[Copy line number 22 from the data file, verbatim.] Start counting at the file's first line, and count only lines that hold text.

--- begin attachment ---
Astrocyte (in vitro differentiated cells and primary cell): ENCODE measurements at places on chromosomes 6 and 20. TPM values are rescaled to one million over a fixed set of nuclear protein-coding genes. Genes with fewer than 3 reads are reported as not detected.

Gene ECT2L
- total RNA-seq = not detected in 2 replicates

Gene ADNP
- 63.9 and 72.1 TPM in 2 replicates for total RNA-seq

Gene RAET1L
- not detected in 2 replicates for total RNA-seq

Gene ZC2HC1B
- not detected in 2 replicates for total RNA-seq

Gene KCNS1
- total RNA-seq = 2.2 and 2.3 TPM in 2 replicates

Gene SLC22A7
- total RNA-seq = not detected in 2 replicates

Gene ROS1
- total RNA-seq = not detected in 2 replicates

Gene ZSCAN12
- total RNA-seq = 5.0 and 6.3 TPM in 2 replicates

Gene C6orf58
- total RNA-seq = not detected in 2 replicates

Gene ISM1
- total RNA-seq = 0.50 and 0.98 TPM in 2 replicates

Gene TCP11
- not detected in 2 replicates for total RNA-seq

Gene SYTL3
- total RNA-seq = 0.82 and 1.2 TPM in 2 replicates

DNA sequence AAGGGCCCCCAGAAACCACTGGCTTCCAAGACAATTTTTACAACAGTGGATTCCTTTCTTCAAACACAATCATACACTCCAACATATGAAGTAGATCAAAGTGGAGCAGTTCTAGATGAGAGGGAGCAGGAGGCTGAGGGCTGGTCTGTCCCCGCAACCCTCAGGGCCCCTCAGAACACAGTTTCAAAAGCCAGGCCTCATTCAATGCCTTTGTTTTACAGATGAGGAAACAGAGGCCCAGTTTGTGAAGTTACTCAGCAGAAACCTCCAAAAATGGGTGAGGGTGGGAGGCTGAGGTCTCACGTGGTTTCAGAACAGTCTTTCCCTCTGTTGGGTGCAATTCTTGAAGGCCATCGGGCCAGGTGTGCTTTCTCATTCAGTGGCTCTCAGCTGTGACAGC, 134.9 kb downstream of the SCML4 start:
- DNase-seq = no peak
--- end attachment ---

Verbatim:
Gene TCP11